OpenFlow Happenings: join us to learn about this transformative technology


Awareness of the benefits of OpenFlow continues to grow, and the ProgrammableFlow team will be making a number of appearances in the next few weeks to participate in the discussion.  We would love to have you join us.

First off, take a moment to follow our new Twitter handle at

Samrat GangulyLive this week from where it all began – the Clean Slate Program, in conjunction with the Open Networking Foundation (ONF) hosted the Open Networking Summit 2011, October 17-19 at Stanford.  The sold-out program featured tutorials on OpenFlow/SDN for engineers, and NEC’s Chief Network Architect, Samrat Ganguly, was a featured speaker on Tuesday, from 2 p.m. to 3:30pm, on the topic of “Redefining Network Virtualization for Cloud and Datacenter Networks with OpenFlow”.  NEC and IBM demonstrated how OpenFlow can be used to build high performance, open, data center fabrics.  The ProgrammableFlow switch and controller were featured in a number of other demonstrations.

October 25 is the OpenFlow Symposium, streamed live via Packet Pushers from the Doubletree Hotel in Silicon Valley.  In addition to NEC, panelists include Google, Yahoo, Cisco, Big Switch and Juniper.  From 10 a.m. – 12a.m. will be a business discussion around practical and applied OpenFlow Networks, and then from 2 p.m. – 4 p.m. will be a technical deep dive, again with a representative panel including NEC.   Both sessions will be archived at  This event is also sold out.


On October 27th, NEC will be hosting a dozen bloggers at our Santa Clara facility.  We’ll be reporting more later on this, and for sure you will be reading about us in the days to come.   Check out this link for Tech Field Day, which will be filmed live, and tweeted at length—you may want to add some of these Twitter feeds to your Follow list:

Finally, I want to tell you about the Advanced TCA Summit, a free OpenFlow seminar planned for Tuesday, November 1 from 8:30-11:20 a.m., also at the San Jose DoubleTreee.  Register at and use the code OPENFLOW.  Chaired by Craig Matsumoto of Light Reading, this free seminar will feature speakers from BigSwitch Networks, Broadcom, and NEC.  I will be addressing “Network Scale Out Using OpenFlow:  the Rise of the Superswitch” from 10:30 a.m. – 11a.m.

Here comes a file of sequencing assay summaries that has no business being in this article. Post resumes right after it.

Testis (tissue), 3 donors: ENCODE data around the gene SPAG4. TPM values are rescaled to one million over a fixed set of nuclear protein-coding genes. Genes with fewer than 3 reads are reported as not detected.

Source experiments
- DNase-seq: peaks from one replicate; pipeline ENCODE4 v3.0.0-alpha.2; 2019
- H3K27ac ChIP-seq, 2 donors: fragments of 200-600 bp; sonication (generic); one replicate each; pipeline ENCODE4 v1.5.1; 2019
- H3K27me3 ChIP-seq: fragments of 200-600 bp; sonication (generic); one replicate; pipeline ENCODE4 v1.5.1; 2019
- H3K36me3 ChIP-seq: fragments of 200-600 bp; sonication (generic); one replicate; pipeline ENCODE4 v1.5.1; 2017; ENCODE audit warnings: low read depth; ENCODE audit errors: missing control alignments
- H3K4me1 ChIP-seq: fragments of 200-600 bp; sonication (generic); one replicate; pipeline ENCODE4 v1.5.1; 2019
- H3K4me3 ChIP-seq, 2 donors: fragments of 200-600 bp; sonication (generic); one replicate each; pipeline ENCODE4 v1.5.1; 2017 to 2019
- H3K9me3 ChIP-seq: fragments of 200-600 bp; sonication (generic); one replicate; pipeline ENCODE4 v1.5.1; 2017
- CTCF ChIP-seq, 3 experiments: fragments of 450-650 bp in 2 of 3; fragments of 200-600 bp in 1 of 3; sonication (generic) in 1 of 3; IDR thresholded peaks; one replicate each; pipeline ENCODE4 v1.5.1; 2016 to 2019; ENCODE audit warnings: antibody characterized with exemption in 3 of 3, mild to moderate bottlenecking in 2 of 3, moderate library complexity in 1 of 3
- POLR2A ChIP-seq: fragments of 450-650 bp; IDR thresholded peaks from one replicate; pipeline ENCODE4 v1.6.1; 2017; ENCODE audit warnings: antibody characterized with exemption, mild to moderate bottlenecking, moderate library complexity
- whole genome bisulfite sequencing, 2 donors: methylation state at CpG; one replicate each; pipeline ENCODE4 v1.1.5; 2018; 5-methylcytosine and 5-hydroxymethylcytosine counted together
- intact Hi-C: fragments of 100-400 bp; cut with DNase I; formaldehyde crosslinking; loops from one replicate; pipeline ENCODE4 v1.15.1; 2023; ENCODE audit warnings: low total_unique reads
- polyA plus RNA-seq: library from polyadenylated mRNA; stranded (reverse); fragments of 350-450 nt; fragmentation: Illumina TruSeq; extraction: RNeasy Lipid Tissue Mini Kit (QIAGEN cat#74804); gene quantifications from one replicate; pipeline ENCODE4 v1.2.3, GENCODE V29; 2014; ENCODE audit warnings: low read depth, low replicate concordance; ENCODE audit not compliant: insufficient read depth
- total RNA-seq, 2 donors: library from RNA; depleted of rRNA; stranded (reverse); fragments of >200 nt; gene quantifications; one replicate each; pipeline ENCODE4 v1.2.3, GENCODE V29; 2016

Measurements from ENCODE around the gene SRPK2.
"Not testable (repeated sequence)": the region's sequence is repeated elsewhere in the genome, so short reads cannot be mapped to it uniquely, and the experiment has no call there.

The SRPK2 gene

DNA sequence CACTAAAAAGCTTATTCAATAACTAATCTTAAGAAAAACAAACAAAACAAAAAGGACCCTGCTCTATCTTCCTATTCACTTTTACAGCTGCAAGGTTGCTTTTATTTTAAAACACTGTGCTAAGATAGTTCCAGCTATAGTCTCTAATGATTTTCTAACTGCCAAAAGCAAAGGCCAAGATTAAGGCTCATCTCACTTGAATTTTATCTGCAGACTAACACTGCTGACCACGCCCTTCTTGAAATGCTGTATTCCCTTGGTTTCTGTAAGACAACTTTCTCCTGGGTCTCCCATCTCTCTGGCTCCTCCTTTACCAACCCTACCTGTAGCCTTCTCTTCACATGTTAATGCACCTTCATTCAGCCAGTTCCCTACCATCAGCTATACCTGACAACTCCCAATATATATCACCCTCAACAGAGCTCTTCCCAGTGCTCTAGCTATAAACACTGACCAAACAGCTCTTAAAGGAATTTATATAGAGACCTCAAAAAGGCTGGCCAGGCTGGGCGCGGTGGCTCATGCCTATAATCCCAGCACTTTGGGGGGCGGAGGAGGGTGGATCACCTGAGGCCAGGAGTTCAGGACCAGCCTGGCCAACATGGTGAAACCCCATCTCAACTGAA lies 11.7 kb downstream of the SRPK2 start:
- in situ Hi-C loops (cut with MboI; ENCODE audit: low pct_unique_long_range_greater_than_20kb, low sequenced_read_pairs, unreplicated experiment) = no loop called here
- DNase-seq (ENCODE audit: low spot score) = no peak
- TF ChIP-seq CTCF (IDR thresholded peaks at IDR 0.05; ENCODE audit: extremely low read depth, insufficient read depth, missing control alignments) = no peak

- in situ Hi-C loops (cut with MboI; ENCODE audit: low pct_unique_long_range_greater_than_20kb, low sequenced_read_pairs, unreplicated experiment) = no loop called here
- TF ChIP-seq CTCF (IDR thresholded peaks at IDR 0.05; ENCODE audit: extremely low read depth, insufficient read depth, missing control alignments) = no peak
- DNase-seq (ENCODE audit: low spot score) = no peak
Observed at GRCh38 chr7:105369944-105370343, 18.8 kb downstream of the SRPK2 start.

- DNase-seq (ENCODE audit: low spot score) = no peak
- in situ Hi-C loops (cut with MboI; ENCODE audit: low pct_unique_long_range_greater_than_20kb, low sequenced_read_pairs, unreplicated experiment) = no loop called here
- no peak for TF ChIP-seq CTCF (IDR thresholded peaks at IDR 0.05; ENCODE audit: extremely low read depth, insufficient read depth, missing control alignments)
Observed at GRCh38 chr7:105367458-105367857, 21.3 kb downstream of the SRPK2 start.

NEC and ESnet Present “OpenFlow with OSCARS” at Joint Techs 2011 Event

NEC and ESnet demonstrated network virtualization across wide-area networks at Joint Techs.Samrat Ganguly, Senior Systems Architect, for NEC Corporation of America (NEC) paired off this week with Inder Monga from ESnetat Joint Techs 2011 in Fairbanks, Alaskato present “OpenFlow with OSCARS:  Bridging the gap between campus, data centers and the WAN.” They were demonstrating for the first time end-to-end network virtualization across both LANs and multiple WANs, with the ability to program the network via ProgrammableFlow.  This has implications for both the researchers attending Internet2 Joint Techs, and their ability to connect and collaborate all the way through their networks, as well as enterprises implementing clouds across multiple data center sites in delivering IT services rapidly to their lines of business.

If you aren’t familiar with ESnet, it stands for the Energy Sciences Network, which is funded by the U.S. Department of Energy Office of Science.  They provide high bandwidth connections that link scientists at national laboratories, universities and other research institutions, as they work together to solve the world’s biggest scientific problems.  Because of our OpenFlow expertise and capabilities, and dating back to NEC’s initial involvement on the Clean Slateprogram at Stanford University, we were invited to work with ESnet on this exciting virtualization and automation implementation.

Even though science networking uses network virtualization today, mismatches still exist between campus networks, HPC data centers and R&E networks.   These typically require manual intervention and limit network control and flexibility.   The presentation from Ganguly and Monga demonstrated end-to-end network virtualization and flow management, making networks much easier to manage and control.